When Vaughan hit the national scene in the "Year of Our New Wave" 1983 with "Texas Flood," the last thing anybody was looking for was a longhaired, cowboy-hat-wearing guitar slinger. Tough Texan Vaughan, though, was more than speed-dial virtuosity and strings stretched to submission; he had irresistible energy, inventive urgency, sweet guitar phrasing and tone, tremendous love for Albert King and blues feeling to spare.
Mastered from the original source tapes for the first time, 10-tracks that lie more in the "slow blues" category appear on the surprising release "Blues At Sunrise." For any Vaughanabee, news of ANY SRV release immediately draws interest from the converted, which, of course, will never feel worthy.
Nearly a decade has passed since SRV's death, yet his presence looms large at the crossroads of blues, rock and jazz. This CD goes a long way in explaining why, including four tracks from his four original RIAA platinum and multi-platinum Epic studio records ("Texas Flood," "Couldn't Stand the Weather," "Soul to Soul," "In Step").
"Ain't Gone 'N' Give Up On Love" tastily gets things started with an up-tempo 12/8 beat and barrel full of rich seventh and ninth chords. The soulfulness, ferocity and immediacy of the modern Chicago blues sound practically oozes from every note of SRV's solo on Buddy Guy's "Leave My Girl Alone." Naturally, the influence of some of the greatest players working out of the Chicago scene is discernable…the urbane runs of Riley "B.B." King, the unbridled spirit and abandon of Guy, the bending riffs of Otis Rush, just to mention a representative handful. The tipping of his hat to the slide guitar styles of Hound Dog Taylor and Muddy Waters can also be heard on this cut in SRV's quivering non-supported vibrato.
From the 1985 Montreux Jazz Festival gig comes an appropriate tribute to fellow Texas-bred bluesman Johnny Copeland (who passed away in 1997) on the previously unreleased jam "Tin Pan Alley (a.k.a. Roughest Place in Town)." There are some special moments on this tune: Vaughan's guitar intro as well as his laugh to Copeland after his crowd shows respect to the legend after he sings the second lead vocal line-pretty cool.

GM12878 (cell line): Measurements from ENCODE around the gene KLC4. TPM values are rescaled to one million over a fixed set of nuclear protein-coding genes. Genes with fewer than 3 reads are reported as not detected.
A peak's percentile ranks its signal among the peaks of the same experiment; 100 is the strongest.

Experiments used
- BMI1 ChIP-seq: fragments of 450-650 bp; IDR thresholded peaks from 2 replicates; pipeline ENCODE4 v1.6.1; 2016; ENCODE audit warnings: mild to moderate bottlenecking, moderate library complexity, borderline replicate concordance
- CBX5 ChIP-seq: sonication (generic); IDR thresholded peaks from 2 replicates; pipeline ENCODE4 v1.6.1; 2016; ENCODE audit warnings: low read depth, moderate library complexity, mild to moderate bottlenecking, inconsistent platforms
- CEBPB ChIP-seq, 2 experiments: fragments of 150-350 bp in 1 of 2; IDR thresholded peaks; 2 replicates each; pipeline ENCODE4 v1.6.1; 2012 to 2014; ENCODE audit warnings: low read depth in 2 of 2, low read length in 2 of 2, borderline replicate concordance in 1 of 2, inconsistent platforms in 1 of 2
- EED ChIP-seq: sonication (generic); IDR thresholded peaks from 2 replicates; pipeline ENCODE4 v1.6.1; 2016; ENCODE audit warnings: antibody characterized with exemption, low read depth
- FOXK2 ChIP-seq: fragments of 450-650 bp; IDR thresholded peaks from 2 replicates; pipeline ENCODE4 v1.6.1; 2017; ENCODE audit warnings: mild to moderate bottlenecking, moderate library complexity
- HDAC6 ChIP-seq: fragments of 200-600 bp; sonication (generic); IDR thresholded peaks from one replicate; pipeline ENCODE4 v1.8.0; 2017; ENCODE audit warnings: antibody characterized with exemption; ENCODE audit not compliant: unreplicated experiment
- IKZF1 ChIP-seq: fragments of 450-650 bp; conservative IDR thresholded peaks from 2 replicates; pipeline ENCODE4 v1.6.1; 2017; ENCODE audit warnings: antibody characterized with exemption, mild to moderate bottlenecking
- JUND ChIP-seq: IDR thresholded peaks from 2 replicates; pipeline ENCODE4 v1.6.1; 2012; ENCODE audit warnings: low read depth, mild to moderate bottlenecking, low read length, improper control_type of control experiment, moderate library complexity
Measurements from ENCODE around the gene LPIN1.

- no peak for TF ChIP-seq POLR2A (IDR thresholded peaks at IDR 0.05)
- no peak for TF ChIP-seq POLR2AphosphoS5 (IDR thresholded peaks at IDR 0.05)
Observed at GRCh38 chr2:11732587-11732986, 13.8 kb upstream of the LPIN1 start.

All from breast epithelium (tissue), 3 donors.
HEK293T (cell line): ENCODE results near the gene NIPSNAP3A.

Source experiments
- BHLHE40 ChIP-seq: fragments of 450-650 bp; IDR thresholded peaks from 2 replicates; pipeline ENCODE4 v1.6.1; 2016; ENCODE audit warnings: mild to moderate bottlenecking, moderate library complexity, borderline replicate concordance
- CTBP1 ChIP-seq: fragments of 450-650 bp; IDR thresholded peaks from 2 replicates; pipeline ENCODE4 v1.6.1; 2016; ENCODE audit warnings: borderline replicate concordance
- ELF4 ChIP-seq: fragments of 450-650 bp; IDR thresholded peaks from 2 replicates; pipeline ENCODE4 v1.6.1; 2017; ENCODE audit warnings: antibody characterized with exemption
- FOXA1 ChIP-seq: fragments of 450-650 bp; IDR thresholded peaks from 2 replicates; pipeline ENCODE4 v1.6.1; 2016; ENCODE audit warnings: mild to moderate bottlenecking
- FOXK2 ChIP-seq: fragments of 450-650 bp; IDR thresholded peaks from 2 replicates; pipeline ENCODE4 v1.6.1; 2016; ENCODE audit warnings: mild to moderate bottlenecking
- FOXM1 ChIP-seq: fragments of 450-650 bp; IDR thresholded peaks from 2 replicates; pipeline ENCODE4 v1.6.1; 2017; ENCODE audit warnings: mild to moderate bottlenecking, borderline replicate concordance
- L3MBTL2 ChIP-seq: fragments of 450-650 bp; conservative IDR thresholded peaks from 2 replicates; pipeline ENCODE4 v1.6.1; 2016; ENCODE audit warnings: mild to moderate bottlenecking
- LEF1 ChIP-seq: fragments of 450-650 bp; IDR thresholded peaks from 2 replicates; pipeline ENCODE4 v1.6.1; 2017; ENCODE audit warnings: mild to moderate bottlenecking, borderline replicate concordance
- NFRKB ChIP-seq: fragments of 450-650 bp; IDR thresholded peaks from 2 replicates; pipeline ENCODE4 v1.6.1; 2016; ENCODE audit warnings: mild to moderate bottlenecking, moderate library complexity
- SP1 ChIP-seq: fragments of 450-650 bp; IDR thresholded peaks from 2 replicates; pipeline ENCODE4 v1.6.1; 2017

From the Sony Music home video "Live at the El Mocambo" and appearing for the first time on CD comes a latter-day version of "Texas Flood," (his tone is so incredible on this take it makes you shake your head and rewind it for some more; he had the BEST guitar tone) written by Larry Davis during his 1960s stint in Albert King's band. Also appearing for the first time anywhere is an outtake of "The Sky Is Crying" from the "Couldn't Stand the Weather" sessions.
When one looks back on the late 1980s and early 1990s with a new, clean SRV swinging for the fences, who would have ever figured that right before he was on the verge of reaching a whole new level of greatness, he died in a 1990 helicopter crash.
His death was possibly the greatest loss to the music industry in the last decade.
www.epicrecords.com/srv or www.legacyrecordings.com
This review is copyright © 2000 by Matt Alcott, and Blues On Stage, all rights reserved.